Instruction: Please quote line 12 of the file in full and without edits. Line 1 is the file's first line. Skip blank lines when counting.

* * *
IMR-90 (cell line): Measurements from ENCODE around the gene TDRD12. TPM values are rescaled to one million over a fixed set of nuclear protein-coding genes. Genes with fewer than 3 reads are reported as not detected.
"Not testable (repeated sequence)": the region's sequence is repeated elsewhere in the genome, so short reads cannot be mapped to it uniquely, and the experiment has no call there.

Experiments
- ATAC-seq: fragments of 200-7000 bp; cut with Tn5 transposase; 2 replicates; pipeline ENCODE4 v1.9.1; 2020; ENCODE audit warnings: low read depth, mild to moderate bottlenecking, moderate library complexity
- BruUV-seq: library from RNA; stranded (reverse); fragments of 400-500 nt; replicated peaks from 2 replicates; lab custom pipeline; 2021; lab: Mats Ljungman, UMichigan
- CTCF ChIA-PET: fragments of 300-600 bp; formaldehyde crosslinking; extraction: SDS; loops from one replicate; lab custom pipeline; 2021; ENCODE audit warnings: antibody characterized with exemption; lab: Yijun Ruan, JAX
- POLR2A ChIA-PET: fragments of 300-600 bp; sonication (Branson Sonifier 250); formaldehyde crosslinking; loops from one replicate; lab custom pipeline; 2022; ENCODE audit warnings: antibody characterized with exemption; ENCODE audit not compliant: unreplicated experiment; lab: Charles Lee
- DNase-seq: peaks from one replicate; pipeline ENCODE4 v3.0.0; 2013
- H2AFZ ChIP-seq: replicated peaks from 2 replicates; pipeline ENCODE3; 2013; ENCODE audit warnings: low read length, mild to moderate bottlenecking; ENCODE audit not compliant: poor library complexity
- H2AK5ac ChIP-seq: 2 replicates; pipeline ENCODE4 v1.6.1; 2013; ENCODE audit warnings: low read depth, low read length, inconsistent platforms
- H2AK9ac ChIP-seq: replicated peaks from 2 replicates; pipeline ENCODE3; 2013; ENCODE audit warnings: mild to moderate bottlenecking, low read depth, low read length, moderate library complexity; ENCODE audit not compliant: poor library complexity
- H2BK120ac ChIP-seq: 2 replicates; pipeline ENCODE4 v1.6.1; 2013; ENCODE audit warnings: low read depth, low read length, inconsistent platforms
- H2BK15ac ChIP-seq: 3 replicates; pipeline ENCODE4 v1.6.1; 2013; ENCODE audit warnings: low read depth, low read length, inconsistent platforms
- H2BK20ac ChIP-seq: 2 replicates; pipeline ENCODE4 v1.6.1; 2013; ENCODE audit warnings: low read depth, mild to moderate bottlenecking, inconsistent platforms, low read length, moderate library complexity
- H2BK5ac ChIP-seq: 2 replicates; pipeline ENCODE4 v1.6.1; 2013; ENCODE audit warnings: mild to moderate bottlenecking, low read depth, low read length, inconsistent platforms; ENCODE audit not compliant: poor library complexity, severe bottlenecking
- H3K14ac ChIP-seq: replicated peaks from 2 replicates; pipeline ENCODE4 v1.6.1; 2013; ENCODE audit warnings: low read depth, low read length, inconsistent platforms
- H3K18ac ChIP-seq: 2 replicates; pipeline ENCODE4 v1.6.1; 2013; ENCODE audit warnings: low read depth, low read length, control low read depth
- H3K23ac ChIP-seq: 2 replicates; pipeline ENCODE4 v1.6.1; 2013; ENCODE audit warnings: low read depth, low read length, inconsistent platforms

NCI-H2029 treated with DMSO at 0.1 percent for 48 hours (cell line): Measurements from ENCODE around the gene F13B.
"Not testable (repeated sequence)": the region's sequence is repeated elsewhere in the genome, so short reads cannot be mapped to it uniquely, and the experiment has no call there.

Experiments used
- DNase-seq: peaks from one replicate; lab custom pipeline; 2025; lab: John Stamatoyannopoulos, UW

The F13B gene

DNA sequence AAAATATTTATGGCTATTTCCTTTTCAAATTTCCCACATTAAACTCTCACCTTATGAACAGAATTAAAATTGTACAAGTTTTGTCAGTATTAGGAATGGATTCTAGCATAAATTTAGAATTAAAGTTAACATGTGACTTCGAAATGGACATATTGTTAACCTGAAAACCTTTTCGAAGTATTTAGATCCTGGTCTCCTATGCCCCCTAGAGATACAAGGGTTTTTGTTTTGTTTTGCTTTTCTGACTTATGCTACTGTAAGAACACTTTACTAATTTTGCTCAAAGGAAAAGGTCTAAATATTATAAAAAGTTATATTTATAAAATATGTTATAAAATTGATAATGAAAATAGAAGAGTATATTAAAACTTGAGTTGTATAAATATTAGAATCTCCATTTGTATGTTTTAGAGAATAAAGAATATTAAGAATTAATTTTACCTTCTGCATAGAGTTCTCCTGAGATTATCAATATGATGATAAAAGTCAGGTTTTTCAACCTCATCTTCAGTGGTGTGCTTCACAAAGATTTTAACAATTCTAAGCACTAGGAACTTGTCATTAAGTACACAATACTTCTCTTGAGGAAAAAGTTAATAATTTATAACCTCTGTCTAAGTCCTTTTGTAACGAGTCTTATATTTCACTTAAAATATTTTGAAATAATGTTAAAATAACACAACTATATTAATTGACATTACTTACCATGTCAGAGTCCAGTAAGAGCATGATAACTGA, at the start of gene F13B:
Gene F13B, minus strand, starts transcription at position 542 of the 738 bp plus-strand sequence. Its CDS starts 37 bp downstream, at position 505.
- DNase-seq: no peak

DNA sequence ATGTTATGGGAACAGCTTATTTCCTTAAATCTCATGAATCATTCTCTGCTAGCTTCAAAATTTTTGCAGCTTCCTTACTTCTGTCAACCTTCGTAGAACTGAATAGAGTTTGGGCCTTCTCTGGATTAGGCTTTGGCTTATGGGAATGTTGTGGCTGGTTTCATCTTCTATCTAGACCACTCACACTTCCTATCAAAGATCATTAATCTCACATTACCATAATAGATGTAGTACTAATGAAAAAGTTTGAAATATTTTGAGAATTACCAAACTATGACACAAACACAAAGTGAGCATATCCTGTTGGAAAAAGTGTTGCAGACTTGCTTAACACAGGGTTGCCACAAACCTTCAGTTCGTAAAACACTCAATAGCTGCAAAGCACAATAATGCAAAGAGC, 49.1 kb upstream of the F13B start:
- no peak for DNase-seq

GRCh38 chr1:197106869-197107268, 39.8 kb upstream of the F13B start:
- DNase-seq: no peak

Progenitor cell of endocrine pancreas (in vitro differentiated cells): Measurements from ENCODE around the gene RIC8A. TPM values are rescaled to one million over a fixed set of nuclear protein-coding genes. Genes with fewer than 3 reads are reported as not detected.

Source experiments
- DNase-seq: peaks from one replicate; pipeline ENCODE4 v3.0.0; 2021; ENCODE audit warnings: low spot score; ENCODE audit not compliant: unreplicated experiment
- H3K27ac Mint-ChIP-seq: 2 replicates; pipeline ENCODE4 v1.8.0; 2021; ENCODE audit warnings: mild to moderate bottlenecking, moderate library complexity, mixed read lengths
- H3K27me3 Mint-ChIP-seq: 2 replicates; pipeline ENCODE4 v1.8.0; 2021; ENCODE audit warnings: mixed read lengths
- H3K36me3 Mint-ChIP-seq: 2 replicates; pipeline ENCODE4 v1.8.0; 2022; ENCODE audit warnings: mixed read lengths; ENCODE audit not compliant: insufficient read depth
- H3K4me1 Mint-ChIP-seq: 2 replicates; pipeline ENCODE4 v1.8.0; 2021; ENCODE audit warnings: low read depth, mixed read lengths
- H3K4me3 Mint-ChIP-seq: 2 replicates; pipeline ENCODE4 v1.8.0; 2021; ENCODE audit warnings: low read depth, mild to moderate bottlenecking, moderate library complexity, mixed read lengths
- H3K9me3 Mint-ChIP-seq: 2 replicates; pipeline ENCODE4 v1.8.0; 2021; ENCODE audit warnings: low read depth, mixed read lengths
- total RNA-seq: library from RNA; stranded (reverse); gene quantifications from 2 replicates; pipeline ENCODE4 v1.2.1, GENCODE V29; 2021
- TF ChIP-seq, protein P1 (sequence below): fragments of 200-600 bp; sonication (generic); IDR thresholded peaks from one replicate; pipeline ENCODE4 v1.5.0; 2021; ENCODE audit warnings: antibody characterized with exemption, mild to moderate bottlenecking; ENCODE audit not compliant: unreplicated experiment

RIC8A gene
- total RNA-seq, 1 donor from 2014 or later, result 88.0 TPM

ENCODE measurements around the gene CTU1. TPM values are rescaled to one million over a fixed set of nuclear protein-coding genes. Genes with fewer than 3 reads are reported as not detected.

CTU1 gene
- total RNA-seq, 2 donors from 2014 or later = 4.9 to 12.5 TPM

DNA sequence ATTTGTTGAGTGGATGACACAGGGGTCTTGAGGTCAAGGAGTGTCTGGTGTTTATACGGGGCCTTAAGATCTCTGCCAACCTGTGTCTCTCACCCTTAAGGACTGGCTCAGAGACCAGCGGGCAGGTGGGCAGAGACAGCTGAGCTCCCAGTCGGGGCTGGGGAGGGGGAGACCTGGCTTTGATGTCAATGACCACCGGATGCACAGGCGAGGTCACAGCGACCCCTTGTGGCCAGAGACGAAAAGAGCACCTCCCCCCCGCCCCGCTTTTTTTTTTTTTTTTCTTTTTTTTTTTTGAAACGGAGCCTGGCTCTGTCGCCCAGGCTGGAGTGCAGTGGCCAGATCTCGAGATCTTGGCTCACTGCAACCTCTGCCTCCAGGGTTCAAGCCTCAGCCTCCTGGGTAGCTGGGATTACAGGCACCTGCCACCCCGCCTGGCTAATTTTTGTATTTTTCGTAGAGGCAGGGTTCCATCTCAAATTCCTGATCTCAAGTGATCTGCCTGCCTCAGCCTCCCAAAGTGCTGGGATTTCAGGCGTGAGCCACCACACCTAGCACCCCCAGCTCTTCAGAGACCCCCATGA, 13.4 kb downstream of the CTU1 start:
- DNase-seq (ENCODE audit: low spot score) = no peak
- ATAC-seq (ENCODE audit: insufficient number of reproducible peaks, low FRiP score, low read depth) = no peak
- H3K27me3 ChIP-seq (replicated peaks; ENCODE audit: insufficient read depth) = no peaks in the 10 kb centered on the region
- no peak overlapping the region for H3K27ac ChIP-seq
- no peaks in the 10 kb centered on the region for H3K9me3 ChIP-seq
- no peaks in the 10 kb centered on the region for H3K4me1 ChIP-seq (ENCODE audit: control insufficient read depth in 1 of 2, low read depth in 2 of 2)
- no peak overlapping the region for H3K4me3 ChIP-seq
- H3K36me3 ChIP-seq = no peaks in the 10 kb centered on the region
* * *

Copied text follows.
- H2BK120ac ChIP-seq: 2 replicates; pipeline ENCODE4 v1.6.1; 2013; ENCODE audit warnings: low read depth, low read length, inconsistent platforms